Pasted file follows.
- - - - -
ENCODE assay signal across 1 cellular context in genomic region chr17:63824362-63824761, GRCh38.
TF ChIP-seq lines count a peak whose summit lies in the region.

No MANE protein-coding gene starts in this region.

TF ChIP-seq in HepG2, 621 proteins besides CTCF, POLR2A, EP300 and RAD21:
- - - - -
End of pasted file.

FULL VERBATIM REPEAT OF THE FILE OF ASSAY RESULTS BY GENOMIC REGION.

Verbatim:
ENCODE assay signal across 1 cellular context in genomic region chr17:63824362-63824761, GRCh38.
TF ChIP-seq lines count a peak whose summit lies in the region.

No MANE protein-coding gene starts in this region.

TF ChIP-seq in HepG2, 621 proteins besides CTCF, POLR2A, EP300 and RAD21: